Trebnje/Ajdovščina – The sub-zero temperatures hitting last week could result in EUR 40-50 million in damage caused to fruit and wine growers, Agriculture Minister Jože Podgoršek said on Monday as he continued visiting the frost-stricken areas. This is on a par with 2016 and 2017, when damage reached some EUR 45 million. He announced state aid measures.
Podgoršek visited Trebnje in the south-east of the country and State Secretary Anton Harej was in the Vipava Valley in the region of Primorska, west.
The minister said it was still too early for the final estimate of the damage, but noted there will be practically no Slovenian fruit this year.
The Administration for Civil Protection and Disaster Relief will be asked to assess the damage across the country, and also include the March frost in Primorska, west.
The minister said the government will help out with state aid, including an emergency bill to possibly lower or write off rent for affected farmers who rent state land.
Pension contributions could also be written off, while just like in 2016 and 2017, compensation for the loss of income will be considered. Ways to buy grapes and fruit from some farmers will also be examined.
Podgoršek agrees that procedures to obtain permits for irrigation and anti-frost systems should be sped up, something to be looked into together with the Environment Ministry.
What is more, a solution should be found to be more ambitious in such investments, he said, announcing his ministry will publish in May a EUR 20 million call for climate change-related investments.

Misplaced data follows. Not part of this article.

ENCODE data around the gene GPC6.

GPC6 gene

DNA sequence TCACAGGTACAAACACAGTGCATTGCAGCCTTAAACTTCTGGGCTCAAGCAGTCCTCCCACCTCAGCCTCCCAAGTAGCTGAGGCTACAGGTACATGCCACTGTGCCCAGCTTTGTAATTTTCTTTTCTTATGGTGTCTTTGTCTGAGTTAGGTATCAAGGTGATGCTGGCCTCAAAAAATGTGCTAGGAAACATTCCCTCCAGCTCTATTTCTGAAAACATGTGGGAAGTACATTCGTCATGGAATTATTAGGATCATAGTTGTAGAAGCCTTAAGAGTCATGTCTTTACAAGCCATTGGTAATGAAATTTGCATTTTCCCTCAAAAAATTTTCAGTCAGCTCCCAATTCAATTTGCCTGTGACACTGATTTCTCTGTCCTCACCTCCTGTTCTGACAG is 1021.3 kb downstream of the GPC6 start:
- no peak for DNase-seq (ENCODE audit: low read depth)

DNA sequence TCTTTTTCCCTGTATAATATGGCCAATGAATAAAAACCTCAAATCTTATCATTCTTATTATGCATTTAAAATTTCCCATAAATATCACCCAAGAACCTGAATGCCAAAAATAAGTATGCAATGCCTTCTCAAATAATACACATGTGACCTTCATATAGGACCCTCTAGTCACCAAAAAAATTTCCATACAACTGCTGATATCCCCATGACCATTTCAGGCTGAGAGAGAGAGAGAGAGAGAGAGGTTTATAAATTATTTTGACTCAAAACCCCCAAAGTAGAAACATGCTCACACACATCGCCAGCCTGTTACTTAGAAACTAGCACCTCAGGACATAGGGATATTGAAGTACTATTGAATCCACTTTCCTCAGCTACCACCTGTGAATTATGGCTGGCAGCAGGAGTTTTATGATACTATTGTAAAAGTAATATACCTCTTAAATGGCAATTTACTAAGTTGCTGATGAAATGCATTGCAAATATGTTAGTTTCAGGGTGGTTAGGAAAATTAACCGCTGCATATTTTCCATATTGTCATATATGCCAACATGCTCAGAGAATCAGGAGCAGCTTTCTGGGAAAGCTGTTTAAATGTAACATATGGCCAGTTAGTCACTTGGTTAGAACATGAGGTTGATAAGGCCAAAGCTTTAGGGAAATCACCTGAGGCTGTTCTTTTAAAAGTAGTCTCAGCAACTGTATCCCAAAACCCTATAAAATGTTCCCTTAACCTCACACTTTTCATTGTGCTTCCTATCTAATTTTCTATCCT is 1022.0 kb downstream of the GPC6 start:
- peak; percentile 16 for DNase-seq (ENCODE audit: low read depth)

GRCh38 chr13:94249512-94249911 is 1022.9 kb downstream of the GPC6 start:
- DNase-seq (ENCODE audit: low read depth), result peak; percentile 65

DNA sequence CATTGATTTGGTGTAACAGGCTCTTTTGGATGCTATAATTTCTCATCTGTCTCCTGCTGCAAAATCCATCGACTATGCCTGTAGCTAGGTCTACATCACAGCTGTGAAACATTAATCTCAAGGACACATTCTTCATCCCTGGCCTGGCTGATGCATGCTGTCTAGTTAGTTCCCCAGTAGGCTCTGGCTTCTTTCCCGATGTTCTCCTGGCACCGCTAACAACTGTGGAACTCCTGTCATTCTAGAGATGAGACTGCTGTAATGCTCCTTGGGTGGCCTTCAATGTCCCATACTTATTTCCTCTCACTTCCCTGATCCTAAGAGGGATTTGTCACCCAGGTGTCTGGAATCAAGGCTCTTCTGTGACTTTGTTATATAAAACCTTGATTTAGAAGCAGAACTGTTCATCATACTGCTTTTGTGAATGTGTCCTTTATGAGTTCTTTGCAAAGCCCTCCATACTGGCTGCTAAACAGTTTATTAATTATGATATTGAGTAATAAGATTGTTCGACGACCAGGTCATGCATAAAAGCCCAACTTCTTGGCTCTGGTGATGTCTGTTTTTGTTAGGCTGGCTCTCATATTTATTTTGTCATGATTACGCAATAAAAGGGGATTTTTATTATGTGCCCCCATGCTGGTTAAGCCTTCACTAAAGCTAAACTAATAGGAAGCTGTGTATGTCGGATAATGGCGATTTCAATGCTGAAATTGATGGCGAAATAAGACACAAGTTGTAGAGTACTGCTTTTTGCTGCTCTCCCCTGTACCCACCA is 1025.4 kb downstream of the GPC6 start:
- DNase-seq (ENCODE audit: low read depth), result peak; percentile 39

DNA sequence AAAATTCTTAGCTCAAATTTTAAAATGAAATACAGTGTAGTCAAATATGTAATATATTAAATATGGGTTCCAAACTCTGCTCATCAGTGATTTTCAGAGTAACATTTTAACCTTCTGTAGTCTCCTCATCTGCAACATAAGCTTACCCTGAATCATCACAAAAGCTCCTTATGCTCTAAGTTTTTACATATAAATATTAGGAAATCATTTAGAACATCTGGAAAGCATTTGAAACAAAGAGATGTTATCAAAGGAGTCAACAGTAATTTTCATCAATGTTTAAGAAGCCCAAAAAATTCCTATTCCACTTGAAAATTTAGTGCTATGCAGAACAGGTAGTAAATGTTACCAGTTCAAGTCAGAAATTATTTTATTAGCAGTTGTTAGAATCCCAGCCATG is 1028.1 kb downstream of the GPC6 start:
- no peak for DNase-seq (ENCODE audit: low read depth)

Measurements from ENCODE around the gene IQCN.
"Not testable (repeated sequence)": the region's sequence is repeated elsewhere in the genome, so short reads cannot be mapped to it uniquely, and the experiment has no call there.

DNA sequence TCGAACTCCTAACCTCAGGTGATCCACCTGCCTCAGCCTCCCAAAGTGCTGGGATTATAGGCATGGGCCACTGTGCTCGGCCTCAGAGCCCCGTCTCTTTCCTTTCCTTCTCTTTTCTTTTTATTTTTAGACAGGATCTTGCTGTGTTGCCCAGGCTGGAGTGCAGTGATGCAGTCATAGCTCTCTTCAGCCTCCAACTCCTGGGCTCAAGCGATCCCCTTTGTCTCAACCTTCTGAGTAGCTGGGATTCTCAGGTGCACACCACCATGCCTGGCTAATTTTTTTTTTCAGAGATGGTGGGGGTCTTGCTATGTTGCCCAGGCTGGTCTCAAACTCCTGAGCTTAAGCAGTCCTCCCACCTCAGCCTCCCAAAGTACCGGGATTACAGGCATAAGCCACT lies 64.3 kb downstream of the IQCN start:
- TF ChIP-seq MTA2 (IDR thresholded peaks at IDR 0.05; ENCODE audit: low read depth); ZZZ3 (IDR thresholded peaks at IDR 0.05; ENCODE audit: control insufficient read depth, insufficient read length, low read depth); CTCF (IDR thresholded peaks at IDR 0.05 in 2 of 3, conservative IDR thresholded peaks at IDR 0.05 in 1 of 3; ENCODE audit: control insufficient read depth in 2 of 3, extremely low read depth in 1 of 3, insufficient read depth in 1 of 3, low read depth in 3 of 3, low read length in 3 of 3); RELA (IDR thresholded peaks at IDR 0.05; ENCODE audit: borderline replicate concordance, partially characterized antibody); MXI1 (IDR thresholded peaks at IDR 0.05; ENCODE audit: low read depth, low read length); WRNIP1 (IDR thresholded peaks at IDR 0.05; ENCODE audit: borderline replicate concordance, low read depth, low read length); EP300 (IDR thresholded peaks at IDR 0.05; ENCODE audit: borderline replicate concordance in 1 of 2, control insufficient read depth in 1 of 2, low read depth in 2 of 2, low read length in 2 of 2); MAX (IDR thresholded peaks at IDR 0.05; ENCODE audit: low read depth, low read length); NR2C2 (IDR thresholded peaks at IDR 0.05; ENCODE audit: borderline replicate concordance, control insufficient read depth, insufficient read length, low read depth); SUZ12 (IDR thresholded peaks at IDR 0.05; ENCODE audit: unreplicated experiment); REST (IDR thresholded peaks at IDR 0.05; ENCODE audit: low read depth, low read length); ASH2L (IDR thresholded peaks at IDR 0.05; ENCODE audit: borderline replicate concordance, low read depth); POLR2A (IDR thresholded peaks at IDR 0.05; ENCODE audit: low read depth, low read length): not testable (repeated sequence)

Boštjan Kozole, the head of fruit growers at the Chamber of Commerce and Industry (GZS), said systemic solutions should be sought to set up sprinkler systems in at least a third of all orchids. His estimate is that last week’s frost could reduce this year’s fruit harvest by over 80%.
State Secretary Harej meanwhile said entire Primorska – from the coast in the south, to the Vipava Valley and further north in Goriška Brda – had been severely affected, with the entire harvest ruined in some of these areas.
Eighty to hundred percent of apricots, peaches and cherries were damaged in entire Primorska, he told the press after he completed the visit in Ajdovščina.
The state will probably write off the entire rent for farmers renting state land in this low-lying area where the frost was severest, he said.
Orchid growers using the Vogršček irrigation system will meanwhile not have to pay this year’s fee as the system is not active because it is being upgraded.
Loans farmers have taken out in recent years could also be rescheduled, the state secretary announced.
“The damage to the crops is considerable, there will be practically no fruit from these orchids this year,” said Branimir Radikon from the Nova Gorica Agriculture and Forestry Service.